We’re pleased to bring you “While You Were Out”—the Verily editors’ quick takes on the happenings of this week.
Woman Spared Death Penalty in Win for Religious Liberty
In good news for human rights, the Supreme Court of Pakistan upheld its decision to overturn the death penalty for Asia Bibi, a Christian woman accused of blaspheming the Prophet Muhammed in a dispute with her neighbors. Maintaining her innocence throughout, she was arrested in 2009 and imprisoned until a court ruling this October secured her release.
Bibi’s case divided Pakistan, where religious minorities including Christians account for only 1.6 percent of the population. Tehreek-e-Labbaik, a political party formed specifically to uphold Pakistan’s extreme blasphemy laws, held several protests against the ruling, calling for Bibi’s beheading. Many humans-rights groups have advocated for Bibi’s release, as well as Pope Francis, who sent Bibi a rosary that she was allowed to keep while in prison.
Since her release in October, Bibi and her family have lived in hiding, moving constantly to evade death threats. John Pontifex of Aid to the Church in Need UK (ACN) reported that her family had removed their rosary from their rear view car window for fear of attack. Thankfully, the new ruling allows Bibi and her family the freedom to seek asylum. She is expected to join her two children who have already sought asylum in Canada.
The ruling offers an opportunity for Pakistan to uphold the rights of women, Christians, and all religious minorities. —Rachel Wilkerson
Longest Government Shutdown Temporarily Ends
Late last Friday, President Trump signed a bill to reopen the federal government for a three-week period as negotiations for a southwestern border wall continue. This puts an end to the shutdown that lasted for 35 days—the longest shutdown to date.
Approximately 800,000 federal workers were either furloughed or working without pay for the 35-day period. Their fate remains up in the air, however, as the President said if Republicans and Democrats can’t come to an agreement regarding funding for the border wall by the deadline, then he may declare a state of emergency or the shutdown will resume.
“We really have no choice but to build a powerful wall or steel barrier,” President Trump said in a speech made Friday. “If we don’t get a fair deal from Congress, the government will either shut down on Feb. 15, or I will use the powers afforded to me under the laws and Constitution of the United States to address this emergency.” Thus far, no agreement has been made regarding funding, and federal workers are bracing themselves for another shutdown. —Gabriella Patti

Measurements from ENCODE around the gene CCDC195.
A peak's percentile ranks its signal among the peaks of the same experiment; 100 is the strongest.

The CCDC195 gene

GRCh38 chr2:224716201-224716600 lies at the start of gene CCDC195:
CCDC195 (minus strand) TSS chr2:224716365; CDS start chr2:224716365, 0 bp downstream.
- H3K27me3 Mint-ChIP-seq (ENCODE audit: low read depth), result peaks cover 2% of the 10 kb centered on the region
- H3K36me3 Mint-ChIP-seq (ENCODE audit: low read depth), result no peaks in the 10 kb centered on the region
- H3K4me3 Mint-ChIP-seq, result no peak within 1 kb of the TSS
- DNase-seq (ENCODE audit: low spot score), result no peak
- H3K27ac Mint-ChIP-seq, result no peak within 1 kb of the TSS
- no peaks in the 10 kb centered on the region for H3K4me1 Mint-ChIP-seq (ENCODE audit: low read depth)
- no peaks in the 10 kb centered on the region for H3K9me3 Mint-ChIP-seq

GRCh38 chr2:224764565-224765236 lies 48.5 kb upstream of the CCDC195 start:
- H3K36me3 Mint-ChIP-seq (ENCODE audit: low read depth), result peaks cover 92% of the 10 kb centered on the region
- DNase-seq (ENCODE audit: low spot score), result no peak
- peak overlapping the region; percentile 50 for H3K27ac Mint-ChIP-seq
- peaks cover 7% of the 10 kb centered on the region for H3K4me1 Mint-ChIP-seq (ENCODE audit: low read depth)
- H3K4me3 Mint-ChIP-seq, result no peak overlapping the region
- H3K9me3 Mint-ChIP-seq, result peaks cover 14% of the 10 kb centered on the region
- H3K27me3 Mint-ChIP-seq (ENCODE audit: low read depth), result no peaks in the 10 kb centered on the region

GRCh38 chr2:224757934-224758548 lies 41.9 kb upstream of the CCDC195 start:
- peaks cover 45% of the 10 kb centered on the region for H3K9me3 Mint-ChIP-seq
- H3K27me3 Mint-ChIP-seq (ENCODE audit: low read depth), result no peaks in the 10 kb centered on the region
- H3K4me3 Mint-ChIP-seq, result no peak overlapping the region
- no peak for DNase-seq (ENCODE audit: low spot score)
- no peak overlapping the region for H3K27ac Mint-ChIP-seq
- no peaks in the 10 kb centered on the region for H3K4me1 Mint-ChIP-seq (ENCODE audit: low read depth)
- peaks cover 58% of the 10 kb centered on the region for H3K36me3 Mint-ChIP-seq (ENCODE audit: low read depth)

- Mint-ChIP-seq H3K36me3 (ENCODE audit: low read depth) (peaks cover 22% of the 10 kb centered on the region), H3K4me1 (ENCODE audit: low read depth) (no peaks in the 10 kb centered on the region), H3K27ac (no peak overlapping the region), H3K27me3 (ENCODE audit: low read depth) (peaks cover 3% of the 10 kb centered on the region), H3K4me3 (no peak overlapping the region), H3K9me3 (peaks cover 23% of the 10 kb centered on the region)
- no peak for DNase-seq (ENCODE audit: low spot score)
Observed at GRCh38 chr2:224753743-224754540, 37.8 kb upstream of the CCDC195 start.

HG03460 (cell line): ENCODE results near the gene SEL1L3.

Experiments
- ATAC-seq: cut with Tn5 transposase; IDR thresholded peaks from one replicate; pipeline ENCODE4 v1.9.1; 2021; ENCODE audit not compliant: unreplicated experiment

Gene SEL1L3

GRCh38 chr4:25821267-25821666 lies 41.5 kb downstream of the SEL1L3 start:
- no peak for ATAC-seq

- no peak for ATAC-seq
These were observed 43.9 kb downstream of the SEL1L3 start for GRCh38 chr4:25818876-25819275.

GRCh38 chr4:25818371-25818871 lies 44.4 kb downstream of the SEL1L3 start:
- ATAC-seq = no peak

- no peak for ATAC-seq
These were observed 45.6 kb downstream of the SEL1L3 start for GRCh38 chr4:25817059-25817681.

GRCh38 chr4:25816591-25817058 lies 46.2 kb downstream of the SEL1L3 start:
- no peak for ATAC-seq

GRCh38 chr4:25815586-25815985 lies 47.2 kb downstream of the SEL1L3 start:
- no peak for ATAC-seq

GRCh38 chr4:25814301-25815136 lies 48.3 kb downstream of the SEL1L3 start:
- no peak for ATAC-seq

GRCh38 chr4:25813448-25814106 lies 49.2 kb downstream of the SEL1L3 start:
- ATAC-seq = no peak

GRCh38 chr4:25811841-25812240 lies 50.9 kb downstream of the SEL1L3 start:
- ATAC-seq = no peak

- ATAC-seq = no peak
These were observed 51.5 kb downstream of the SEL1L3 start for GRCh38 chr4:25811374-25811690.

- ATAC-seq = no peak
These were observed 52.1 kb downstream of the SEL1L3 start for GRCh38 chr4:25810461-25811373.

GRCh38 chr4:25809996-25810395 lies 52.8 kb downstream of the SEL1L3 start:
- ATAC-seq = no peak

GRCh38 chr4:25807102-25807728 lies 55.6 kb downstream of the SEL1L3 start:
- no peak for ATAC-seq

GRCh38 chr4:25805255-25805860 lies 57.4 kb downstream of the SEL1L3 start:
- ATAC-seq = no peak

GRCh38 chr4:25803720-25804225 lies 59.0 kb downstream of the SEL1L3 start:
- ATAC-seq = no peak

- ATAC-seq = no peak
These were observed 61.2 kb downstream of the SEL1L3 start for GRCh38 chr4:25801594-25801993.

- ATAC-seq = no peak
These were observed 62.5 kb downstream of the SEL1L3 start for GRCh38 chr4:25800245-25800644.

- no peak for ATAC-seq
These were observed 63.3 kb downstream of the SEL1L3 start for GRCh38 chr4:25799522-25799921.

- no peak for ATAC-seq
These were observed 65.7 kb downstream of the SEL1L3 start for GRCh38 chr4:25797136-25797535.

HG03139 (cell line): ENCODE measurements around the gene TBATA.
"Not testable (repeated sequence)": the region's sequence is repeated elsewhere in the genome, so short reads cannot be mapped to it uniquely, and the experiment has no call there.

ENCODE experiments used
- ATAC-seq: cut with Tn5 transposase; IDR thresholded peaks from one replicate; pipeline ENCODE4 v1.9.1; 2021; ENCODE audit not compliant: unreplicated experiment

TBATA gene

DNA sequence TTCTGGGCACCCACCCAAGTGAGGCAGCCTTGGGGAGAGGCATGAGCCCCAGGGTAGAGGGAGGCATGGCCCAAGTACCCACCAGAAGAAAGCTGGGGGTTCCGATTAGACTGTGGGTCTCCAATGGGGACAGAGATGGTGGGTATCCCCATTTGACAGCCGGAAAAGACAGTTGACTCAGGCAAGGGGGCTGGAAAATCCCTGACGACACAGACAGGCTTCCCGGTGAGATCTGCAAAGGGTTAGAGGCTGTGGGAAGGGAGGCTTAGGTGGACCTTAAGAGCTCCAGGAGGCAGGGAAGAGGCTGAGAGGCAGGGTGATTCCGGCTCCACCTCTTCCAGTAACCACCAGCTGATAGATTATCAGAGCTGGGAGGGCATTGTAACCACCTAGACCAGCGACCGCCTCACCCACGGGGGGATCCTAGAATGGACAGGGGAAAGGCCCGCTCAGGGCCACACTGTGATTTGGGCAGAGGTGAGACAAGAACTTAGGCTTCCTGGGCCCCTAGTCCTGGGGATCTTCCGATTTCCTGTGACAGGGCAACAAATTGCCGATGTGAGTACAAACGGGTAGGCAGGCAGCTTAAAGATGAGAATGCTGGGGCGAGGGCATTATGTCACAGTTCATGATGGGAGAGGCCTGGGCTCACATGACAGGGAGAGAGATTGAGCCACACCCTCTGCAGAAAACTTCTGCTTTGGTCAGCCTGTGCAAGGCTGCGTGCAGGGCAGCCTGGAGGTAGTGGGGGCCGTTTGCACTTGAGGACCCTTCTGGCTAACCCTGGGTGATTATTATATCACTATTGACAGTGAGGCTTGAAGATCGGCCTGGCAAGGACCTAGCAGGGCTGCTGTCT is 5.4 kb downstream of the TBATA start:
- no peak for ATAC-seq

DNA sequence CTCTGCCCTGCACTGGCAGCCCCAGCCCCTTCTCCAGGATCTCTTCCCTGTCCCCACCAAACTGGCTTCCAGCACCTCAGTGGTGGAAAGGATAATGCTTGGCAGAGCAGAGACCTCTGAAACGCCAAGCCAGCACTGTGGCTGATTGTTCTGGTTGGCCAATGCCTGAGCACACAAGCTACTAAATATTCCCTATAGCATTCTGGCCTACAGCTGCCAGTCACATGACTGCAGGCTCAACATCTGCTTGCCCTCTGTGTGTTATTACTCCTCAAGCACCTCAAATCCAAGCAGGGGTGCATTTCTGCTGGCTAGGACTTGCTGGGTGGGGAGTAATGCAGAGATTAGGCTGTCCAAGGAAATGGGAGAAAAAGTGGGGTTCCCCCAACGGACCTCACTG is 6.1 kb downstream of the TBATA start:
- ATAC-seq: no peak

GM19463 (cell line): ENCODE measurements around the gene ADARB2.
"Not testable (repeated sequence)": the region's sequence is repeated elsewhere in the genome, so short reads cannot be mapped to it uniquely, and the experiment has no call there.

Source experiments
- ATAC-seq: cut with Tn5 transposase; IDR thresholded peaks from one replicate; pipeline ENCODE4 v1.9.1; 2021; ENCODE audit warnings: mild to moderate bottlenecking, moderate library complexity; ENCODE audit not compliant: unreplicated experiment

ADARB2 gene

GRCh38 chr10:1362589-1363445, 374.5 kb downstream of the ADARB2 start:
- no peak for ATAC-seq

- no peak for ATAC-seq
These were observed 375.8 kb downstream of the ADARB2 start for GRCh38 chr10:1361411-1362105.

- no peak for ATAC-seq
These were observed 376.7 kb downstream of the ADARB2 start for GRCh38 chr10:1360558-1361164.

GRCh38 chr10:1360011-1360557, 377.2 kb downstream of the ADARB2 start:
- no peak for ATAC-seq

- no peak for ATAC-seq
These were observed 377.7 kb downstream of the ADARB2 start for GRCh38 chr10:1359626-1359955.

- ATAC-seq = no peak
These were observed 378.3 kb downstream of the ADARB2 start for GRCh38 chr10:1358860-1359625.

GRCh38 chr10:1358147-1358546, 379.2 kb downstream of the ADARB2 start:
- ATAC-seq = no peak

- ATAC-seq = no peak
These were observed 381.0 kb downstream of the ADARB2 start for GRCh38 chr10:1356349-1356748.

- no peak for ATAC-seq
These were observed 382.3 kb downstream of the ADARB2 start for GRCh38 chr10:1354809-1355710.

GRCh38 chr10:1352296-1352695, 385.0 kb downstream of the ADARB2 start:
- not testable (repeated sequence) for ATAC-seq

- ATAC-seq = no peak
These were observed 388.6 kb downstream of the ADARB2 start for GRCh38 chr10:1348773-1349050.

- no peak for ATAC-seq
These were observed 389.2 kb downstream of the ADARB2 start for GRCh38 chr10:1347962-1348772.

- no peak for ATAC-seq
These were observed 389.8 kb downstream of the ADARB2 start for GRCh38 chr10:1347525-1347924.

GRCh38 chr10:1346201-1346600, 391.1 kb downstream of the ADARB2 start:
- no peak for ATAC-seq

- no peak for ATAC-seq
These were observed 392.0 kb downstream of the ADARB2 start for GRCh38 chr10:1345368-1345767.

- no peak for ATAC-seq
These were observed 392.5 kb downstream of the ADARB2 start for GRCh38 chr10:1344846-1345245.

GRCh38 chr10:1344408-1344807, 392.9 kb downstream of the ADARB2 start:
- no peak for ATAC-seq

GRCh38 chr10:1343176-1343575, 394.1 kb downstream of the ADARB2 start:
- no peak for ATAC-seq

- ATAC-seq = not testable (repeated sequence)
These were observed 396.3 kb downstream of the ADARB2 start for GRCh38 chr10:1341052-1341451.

Bachelor Contestant Opens up About Being Raped in College
This week’s episode of The Bachelor took a serious turn, as contestant Caelynn Miller-Keyes shared her story of being sexually assaulted in college. In a one-on-one conversation with Bachelor Colton Underwood, Miller-Keyes spoke about how, at a frat party during her sophomore year, her wine was drugged. She woke up the next morning with a vague memory of a guy in her bed and sinking feeling that something horrible had happened. One of her friends confirmed that Miller-Keyes and two other women had been assaulted. Naked photos of Miller-Keyes had also been shared on Snapchat.
Miller-Keyes had a rape kit done, but unfortunately, the elapsed time meant the results were inconclusive. One student was expelled, though Miller-Keyes indicated others were involved as well. The Bachelor used the opportunity to share resources to aid survivors of sexual assault, both on the air and on Twitter.
This is not the first time Miller-Keyes shared her story. Her service work for survivors of sexual assault was a key element of her work as Miss North Carolina 2018 and her bid for Miss USA that year, for which she was a runner-up. Miller-Keyes was met with generous support for speaking up on The Bachelor, which we hope encourages other survivors to share their stories, too. —Lindsay Schlegel
Philanthropist Family Will Face Court for Abetting U.S. Opioid Crisis
A couple of weeks ago a report by the National Safety Council confirmed in a shocking revelation that the odds of dying of opioid overdose are now higher than those of dying in a car crash. Fast forward to this week and the opioid industry is once again making headlines, this time in an even more nefarious way: the developers of Oxycontin face allegations that they actively lied and contributed to consumer deaths in order increase personal profits.
The pharmaceutical company in question is Purdue Pharma, owned by the prestigious and wealthy Sackler family known worldwide for their philanthropy. Both the reigning family and their company have been named in a lawsuit that “accuses them of profiting from the opioid crisis by aggressively marketing” the drug. Redacted pages from the suit are believed to reveal deceptive tactics enforced by the Sacklers themselves to promote prescriptions in both higher dosages and over longer periods of time. Other manipulative measures include false statements about the addictive nature of the drug and the targeting of vulnerable populations, such as veterans and the elderly.
In a statement to CNN on Monday the chief lawyer and law enforcement officer prosecuting the case proclaimed that “Purdue, its executives, and members of the Sackler family have tried to shift the blame and hide their role in creating the opioid epidemic.”
Given that in 2017 alone there were nearly 48 thousand opioid-linked deaths in the United States, the repercussions of any foul play by the Sacklers are far-reaching. One hopes, as the case unfolds, the public becomes increasingly wary of opioid usage and authorities work to instill new safeguards against the epidemic. —ML